The company’s diversified customer list includes homeowners, municipalities and area schools, as well as several landscape maintenance and construction competitors. “Most landscape contractors don’t have an issue doing business with us even if they happen to be in competition with our other business operations,” Barber points out. “No matter who the customer is, building sales is about building relationships.

“People do business with people they like," Barber continues. “We have seven store employees and I impress on all of them how important it is to be friendly and have a smile on their face. That goes for the delivery person just as much as it does for the person behind the parts counter.”

Beyond a cookout

A friendly smile and cookout are just the appetizers for customers. The main course involves helping them make the right purchase for the job at hand and providing timely service. Today’s customers can choose from popular brands such as Grasshopper, Scag, Hustler, Echo, Billy Goat and Husqvarna. The store also stocks a wide variety of commercial-quality pressure washers, wheel barrows, and other construction-related equipment.

As Barber points out, customers will never be happy with you or your store if the equipment they purchase won’t do the job. As a landscape contractor, he can make recommendations based on real-world experience. Having a rental department adds another dimension, by giving customers the opportunity to rent or lease equipment for a “one-off job” or to fill in for something of theirs that's in the repair shop. The store also offers financing for qualified customers.

Providing timely service is especially important for landscape contractors, but other customers also appreciate good service and accessibility. That’s one reason the store stays open until 1 p.m. on Saturday. The other reason? To be able to compete more effectively with big box stores.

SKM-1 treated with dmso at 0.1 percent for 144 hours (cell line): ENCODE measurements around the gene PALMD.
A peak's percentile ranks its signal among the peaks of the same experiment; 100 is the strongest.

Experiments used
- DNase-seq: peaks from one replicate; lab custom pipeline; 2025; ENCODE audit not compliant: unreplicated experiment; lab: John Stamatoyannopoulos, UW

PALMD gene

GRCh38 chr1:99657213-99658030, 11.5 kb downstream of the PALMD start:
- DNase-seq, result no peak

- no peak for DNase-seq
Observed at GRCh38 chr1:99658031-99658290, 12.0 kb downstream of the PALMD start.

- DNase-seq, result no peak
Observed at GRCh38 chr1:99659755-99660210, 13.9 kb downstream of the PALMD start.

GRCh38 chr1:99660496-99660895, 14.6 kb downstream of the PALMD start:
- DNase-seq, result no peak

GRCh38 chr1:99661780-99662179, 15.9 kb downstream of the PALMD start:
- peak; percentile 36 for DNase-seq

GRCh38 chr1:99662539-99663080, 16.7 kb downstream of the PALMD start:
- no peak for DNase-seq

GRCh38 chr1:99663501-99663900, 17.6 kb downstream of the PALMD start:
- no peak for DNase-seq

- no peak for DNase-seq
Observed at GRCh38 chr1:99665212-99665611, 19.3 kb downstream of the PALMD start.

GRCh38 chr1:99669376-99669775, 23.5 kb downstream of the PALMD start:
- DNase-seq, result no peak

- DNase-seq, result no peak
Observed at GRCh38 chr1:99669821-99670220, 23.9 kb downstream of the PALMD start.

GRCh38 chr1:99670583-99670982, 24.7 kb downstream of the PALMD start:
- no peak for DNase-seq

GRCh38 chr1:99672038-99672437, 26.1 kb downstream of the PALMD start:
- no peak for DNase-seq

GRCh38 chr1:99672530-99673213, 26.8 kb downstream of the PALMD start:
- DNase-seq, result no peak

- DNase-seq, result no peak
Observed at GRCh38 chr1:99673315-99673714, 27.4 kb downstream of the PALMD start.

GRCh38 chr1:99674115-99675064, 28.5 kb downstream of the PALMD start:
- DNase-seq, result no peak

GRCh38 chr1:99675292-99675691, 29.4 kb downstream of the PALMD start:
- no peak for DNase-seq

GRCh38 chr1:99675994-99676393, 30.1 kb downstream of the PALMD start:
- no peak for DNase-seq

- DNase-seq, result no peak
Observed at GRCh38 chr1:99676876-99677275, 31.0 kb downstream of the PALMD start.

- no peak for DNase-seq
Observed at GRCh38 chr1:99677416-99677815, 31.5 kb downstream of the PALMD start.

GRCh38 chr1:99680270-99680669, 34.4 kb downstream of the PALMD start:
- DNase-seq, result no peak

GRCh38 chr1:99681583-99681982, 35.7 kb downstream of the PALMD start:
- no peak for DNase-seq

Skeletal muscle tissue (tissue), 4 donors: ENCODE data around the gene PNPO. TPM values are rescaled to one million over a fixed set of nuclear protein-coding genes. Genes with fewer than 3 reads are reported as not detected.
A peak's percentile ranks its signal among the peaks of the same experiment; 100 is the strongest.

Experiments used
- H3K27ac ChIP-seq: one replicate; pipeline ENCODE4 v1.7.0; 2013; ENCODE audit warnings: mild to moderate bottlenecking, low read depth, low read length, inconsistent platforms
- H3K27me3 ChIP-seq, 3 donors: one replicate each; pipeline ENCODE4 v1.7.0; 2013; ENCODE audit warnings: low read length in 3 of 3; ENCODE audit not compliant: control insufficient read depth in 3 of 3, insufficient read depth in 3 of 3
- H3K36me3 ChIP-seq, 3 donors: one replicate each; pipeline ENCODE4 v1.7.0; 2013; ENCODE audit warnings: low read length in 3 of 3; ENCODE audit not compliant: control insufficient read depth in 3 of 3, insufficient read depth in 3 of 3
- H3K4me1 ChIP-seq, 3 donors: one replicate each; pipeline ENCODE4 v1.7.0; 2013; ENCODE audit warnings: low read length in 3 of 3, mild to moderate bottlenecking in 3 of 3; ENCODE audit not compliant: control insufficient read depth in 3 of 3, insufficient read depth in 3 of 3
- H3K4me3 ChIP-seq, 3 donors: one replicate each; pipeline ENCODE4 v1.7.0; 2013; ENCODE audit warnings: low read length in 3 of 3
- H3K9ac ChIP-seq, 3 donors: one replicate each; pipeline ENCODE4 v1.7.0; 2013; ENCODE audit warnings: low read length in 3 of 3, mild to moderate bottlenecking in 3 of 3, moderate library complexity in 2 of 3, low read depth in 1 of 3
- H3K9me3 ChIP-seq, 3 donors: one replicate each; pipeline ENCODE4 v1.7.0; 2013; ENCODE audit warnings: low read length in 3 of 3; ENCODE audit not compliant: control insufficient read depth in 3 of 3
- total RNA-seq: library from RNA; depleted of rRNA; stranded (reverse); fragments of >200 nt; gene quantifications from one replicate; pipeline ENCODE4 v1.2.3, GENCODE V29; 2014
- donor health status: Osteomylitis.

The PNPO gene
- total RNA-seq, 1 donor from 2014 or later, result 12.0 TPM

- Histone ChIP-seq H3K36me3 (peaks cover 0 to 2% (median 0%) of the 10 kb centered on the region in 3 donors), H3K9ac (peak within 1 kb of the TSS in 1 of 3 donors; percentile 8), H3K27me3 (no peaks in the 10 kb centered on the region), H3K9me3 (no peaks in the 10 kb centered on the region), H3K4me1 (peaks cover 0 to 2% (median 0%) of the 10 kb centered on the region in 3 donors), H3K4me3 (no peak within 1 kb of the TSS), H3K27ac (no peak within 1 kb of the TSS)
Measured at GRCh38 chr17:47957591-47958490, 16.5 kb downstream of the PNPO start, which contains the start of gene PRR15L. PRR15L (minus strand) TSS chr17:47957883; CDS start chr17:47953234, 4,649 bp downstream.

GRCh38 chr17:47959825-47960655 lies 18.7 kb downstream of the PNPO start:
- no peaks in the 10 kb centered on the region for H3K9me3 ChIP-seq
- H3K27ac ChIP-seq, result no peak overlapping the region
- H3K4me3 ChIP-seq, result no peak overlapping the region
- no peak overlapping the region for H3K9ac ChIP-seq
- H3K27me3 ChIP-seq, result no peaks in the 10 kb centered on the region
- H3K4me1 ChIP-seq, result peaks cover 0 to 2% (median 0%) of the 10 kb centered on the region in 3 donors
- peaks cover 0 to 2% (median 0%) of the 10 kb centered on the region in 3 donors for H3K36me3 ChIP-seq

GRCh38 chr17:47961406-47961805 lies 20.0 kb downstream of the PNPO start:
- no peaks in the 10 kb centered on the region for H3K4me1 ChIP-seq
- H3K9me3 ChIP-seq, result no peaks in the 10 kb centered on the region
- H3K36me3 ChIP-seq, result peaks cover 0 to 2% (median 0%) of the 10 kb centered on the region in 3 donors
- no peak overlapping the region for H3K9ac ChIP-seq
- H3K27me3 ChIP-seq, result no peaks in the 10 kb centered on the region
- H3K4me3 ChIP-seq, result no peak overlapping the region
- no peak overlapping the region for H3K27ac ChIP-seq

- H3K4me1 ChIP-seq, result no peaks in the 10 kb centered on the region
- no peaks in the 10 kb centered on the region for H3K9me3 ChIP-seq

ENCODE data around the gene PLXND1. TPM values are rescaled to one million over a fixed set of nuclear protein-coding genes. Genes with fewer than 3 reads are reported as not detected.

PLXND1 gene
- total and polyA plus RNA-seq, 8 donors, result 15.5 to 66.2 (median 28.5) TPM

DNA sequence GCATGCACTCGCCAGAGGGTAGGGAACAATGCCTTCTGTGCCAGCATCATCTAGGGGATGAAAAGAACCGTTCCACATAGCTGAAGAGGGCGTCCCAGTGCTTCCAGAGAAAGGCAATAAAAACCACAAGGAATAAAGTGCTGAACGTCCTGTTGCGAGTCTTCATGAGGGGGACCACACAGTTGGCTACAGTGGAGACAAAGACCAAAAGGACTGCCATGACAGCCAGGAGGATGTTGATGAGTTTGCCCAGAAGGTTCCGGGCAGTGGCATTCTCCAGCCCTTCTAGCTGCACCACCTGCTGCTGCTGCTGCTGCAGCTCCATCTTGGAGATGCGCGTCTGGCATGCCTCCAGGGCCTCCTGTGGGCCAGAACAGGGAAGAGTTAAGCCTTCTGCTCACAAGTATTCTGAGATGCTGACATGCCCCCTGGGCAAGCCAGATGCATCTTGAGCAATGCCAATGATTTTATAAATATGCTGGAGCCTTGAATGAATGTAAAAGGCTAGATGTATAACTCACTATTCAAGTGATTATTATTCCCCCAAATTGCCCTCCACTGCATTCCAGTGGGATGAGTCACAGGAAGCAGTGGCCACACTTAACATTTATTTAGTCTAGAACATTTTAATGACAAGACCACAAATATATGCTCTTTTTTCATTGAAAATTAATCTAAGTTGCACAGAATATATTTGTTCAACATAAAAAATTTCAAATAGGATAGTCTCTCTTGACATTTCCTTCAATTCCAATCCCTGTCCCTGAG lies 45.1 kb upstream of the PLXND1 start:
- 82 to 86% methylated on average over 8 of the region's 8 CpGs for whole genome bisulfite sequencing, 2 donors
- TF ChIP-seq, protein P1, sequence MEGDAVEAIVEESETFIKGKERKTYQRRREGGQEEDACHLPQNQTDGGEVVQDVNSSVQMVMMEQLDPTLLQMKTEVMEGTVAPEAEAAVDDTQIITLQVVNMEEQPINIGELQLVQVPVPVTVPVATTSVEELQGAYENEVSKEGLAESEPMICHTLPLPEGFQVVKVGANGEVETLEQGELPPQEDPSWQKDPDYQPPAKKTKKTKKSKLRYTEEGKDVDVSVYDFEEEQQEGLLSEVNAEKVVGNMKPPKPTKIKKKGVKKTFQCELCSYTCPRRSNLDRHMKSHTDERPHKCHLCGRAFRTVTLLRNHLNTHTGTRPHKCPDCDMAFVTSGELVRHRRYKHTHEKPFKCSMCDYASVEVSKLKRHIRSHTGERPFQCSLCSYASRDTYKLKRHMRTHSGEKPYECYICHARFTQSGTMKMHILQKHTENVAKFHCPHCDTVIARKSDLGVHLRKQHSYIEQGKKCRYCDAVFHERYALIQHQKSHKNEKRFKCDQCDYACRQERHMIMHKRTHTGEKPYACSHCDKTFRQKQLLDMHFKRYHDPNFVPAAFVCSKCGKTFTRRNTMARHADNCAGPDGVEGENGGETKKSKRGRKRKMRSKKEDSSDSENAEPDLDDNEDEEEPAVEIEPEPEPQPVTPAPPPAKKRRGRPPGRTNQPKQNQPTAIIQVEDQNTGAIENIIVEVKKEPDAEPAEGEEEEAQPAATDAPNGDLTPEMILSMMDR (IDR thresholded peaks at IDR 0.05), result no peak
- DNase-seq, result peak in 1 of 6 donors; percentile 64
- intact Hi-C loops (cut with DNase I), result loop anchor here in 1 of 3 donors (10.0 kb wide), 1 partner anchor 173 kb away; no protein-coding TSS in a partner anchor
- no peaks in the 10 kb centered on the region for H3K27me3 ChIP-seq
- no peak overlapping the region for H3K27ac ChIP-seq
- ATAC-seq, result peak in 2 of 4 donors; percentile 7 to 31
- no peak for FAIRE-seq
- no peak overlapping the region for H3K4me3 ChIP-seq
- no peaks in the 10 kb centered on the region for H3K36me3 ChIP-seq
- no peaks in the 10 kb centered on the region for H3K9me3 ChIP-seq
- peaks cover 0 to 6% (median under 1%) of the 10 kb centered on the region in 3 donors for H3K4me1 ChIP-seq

Selling slower-moving parts on eBay is one way All Pro Equipment competes for internet sales. It also allows the store to move some of its older inventory.

People and places

The retired firefighter admits to being busier now than he ever was when fighting fires. Big installation jobs this spring coupled with challenges associated with the country’s H-2B guest worker program have monopolized much of his time. “Our maintenance and landscaping companies rely on the guest worker program, and we’re not alone,” says Barber. “It’s unfortunate that our lawmakers don’t understand how essential the program is.”

Barber doesn’t have the same challenge at All Pro Equipment & Rental. “One of our strengths is that we have the right people in all the right places,” Barber remarks. “That includes a controller who keeps an eye on our business's financial health. It’s so important today for dealers, as well as landscape contractors, to know their numbers.”

The numbers weren’t adding up for the store’s open house like they currently are for strategic selling/cookout events. The secret to their success, however, lies less with the cookout and its attendant chicken and barbeque sauce and more with the relationships Barber and his team have built with customers.